Maritus Regulators to Equip Crypto Businesses with Custodial Licenses
Due to the inadequacies of the previously laid down guidelines for its blockchain and cryptocurrency industry, the Financial Services Commission (FSC), Mauritius’ financial watchdog, has drafted new regulations to cover its DLT ecosystem and crypto-based businesses are now required to obtain a custodial license for cryptoassets, reported Finance Magnates on November 6, 2018.
A New License for Blockchain Firms
At a time when forward-thinking nations are formulating amenable rules to govern their cryptocurrency space, Mauritius has also begun making efforts to sanitize its blockchain industry. The FSC has reportedly released a new set of draft laws to govern its burgeoning blockchain industry.
The guidelines which require crypto-linked businesses to obtain a Custodian Services Digital Asset License are aimed at fixing the existing loopholes in the system. As stated in the document, custodians are required to have a capital base of 500,000 Mauritian rupees (approximately $14,492), and the money must be fully insured.
That’s not all, all holders of the license must adhere to the same set of rules that govern traditional financial institutions, and crypto-based businesses are required to have a board comprising of a minimum of three members.
The draft will be open for public comments from the November 5 to 18, 2018. The draft read:
“The holder of the Custodian Services (Digital Asset) License will also be considered as a ‘financial institution’ under the Financial Intelligence and will be required to operate in strict compliance with Anti-Money Laundering and Counter-Terrorist Financing (AMLCFT) regulations.”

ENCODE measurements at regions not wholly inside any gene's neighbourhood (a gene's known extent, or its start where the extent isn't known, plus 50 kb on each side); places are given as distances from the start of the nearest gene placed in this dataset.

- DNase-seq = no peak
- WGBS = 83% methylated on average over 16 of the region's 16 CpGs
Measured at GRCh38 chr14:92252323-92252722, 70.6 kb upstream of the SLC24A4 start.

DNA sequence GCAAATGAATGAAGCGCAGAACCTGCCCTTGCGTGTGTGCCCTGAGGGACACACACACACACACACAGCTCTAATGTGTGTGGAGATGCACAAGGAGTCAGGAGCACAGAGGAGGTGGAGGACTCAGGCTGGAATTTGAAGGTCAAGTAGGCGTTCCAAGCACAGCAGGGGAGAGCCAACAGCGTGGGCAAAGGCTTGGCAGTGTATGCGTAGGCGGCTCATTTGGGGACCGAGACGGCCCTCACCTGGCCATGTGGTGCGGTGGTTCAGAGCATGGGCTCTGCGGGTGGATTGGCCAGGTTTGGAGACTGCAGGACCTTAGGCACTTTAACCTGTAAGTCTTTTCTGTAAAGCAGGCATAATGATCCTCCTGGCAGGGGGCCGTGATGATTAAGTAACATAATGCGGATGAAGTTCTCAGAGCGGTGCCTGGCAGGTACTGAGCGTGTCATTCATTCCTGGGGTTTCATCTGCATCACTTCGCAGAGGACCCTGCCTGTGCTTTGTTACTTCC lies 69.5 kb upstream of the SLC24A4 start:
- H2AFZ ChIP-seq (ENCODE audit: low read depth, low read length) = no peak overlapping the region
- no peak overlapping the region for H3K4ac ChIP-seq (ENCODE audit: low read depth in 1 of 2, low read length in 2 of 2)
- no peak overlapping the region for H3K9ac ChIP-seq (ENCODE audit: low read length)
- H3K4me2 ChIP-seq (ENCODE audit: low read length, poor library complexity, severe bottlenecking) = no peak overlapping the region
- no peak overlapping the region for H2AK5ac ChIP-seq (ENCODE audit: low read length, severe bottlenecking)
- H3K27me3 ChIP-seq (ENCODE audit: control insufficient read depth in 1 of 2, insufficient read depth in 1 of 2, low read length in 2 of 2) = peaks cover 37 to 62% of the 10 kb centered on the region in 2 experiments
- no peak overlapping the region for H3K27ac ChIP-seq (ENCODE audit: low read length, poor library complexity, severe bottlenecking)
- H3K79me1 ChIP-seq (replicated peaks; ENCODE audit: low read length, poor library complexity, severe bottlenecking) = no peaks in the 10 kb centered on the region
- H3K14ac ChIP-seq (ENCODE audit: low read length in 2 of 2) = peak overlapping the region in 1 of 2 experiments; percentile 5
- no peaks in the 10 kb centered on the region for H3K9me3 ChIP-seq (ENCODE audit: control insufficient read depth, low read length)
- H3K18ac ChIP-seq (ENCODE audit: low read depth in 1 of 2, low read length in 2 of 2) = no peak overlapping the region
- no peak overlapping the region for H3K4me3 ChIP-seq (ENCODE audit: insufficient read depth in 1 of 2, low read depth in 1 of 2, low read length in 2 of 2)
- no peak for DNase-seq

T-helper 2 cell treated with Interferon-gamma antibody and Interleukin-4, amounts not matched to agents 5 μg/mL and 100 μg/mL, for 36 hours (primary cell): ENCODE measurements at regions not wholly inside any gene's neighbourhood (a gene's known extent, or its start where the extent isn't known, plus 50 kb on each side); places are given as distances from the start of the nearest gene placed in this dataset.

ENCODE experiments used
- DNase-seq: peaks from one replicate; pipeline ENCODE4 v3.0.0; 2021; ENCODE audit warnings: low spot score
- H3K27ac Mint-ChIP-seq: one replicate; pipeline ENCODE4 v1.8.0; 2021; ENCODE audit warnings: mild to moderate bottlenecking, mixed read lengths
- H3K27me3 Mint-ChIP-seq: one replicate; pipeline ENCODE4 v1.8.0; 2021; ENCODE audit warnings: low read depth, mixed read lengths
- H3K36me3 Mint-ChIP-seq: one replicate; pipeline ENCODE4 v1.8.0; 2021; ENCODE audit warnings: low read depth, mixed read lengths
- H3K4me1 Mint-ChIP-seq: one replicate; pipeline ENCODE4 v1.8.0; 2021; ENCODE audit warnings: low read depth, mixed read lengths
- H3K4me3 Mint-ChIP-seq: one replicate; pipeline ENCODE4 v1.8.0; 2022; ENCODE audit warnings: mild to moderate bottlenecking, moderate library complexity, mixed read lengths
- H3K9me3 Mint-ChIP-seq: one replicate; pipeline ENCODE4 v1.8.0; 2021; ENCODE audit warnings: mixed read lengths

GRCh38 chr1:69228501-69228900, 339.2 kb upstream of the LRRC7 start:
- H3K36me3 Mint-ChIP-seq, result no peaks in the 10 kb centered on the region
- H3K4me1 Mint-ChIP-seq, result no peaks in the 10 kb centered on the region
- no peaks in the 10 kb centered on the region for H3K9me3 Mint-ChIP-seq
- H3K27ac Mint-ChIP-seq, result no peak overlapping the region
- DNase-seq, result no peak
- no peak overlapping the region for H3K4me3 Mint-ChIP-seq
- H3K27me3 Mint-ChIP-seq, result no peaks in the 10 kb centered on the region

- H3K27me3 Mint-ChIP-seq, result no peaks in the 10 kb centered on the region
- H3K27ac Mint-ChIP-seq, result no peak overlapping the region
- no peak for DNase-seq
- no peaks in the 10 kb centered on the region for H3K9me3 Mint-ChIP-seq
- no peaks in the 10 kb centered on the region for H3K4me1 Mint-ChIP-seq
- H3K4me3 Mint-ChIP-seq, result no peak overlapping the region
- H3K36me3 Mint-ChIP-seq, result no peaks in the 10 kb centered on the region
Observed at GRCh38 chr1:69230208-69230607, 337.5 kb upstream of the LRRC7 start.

Bitcoin and Other Cryptocurrencies not Legal Tender
While bitcoin has gained the status of legal tender in some regions of the world including Japan, the FSC has made it clear that the world’s flagship cryptocurrency is only a store of value, not money and should be invested in by sophisticated investors such as financial experts, hedge funds, and others.
It’s worth noting that Mauritius is not the only nation that has warned its citizens to be wary of the volatility of bitcoin and other digital assets.
As reported by BTCManager earlier in January 2018, the U.S, state of Massachusetts warned residents to tread carefully with crypto investing as the digital asset class is entirely speculative. While the new draft rules for digital assets are now open for public comments, GMEX Group Limited may be the first blockchain firm to obtain the digital assets custodian license. The firm announced the launch of a blockchain-based exchange platform called the HYBSE International Marketplace, in collaboration with MINDEX Holdings and HYBSE in Mauritius, on November 5, 2018.